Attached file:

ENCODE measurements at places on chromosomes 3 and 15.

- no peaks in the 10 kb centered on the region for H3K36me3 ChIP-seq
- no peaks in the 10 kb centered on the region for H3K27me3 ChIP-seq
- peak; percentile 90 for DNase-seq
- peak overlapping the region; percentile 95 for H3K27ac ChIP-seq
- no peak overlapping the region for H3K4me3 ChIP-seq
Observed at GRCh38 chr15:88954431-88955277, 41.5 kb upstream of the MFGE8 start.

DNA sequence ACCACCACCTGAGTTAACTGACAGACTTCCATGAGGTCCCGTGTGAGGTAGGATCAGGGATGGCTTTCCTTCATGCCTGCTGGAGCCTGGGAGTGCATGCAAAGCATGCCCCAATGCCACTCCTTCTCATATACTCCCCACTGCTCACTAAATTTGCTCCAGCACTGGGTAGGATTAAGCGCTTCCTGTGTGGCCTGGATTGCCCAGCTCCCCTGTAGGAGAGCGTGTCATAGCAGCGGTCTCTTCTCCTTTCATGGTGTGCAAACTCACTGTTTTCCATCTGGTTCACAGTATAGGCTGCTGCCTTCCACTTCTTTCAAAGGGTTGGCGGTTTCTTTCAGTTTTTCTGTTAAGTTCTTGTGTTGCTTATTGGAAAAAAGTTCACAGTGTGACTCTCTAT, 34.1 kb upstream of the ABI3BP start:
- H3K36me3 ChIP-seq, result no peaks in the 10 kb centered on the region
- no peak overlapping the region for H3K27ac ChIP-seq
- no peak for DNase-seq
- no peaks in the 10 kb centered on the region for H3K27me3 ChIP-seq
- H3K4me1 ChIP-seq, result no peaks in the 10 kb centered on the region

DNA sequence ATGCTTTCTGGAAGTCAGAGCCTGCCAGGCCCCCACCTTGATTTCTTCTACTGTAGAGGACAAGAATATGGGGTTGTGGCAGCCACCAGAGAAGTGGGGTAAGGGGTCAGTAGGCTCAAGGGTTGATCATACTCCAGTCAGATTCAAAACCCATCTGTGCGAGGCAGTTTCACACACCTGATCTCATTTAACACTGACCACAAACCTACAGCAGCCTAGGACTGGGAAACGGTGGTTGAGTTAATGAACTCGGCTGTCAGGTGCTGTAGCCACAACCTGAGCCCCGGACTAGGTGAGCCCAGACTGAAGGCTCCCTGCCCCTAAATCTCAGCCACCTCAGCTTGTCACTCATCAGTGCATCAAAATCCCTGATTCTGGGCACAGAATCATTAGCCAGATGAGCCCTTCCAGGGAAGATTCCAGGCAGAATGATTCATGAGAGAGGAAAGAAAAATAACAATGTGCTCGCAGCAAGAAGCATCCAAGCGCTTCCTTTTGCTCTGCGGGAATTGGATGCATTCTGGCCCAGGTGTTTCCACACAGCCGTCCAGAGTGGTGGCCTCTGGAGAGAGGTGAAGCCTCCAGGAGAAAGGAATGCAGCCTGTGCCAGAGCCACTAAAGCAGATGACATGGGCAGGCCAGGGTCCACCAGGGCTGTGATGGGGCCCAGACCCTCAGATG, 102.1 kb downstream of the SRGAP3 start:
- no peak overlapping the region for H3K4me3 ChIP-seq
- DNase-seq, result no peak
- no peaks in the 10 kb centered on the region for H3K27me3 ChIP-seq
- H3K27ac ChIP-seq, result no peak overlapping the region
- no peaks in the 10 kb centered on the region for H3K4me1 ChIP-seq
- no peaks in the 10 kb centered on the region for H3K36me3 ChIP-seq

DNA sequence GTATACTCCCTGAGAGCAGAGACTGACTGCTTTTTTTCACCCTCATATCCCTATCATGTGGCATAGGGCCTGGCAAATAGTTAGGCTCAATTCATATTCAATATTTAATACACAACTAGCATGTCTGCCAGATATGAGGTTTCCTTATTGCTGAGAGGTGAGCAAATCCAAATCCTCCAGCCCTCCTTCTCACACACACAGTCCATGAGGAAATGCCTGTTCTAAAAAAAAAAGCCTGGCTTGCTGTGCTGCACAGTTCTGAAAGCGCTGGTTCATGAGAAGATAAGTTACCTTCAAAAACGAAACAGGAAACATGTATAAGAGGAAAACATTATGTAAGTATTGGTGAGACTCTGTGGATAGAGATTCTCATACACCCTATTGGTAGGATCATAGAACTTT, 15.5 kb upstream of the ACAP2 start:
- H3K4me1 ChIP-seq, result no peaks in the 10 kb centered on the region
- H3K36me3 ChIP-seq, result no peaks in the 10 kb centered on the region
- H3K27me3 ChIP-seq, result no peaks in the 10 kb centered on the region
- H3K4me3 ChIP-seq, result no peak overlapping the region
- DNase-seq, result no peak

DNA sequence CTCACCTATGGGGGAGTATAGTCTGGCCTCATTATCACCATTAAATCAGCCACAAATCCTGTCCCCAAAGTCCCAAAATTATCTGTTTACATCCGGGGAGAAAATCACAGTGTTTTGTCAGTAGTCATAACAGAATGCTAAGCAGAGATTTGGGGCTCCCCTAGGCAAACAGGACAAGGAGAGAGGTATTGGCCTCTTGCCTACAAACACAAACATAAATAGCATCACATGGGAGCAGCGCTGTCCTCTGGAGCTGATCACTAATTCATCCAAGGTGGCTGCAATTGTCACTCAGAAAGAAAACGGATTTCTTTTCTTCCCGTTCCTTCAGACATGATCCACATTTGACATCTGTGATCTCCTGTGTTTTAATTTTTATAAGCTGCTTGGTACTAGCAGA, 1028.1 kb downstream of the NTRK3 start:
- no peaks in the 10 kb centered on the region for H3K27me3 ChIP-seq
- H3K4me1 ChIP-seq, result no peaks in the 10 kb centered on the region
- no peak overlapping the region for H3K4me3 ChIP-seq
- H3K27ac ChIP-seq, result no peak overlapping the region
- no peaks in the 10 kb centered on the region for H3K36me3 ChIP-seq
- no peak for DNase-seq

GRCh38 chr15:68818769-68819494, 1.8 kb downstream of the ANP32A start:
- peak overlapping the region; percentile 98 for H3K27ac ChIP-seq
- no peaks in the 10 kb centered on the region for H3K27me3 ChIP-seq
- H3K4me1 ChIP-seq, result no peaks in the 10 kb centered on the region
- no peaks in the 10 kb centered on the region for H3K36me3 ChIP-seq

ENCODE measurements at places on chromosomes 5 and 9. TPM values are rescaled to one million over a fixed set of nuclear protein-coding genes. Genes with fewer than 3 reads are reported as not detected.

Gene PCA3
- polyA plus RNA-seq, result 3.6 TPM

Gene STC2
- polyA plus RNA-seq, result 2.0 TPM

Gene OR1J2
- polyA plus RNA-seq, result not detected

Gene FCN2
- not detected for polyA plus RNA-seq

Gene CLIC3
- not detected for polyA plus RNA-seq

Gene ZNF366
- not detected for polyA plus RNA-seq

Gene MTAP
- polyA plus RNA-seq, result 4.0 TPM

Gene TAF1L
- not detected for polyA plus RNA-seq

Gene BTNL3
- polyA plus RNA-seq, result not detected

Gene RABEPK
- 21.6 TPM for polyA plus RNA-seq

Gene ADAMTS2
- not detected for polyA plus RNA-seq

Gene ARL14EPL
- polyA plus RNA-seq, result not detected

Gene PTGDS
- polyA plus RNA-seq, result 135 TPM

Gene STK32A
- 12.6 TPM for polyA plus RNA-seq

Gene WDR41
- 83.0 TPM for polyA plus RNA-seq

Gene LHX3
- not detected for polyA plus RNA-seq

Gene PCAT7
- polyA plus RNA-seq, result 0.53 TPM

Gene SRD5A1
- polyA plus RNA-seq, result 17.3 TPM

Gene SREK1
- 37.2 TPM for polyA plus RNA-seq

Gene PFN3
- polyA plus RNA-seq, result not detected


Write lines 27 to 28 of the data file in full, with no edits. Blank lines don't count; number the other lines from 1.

DNA sequence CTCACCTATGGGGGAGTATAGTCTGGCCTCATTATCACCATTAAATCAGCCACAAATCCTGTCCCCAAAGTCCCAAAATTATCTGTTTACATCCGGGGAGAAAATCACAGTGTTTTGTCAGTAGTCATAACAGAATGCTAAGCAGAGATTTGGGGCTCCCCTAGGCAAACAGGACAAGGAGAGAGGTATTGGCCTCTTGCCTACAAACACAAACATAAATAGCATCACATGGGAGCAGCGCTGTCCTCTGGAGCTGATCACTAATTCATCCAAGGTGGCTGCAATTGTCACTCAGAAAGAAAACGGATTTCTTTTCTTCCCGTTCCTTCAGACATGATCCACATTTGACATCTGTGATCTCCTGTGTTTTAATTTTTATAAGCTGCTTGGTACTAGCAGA, 1028.1 kb downstream of the NTRK3 start:
- no peaks in the 10 kb centered on the region for H3K27me3 ChIP-seq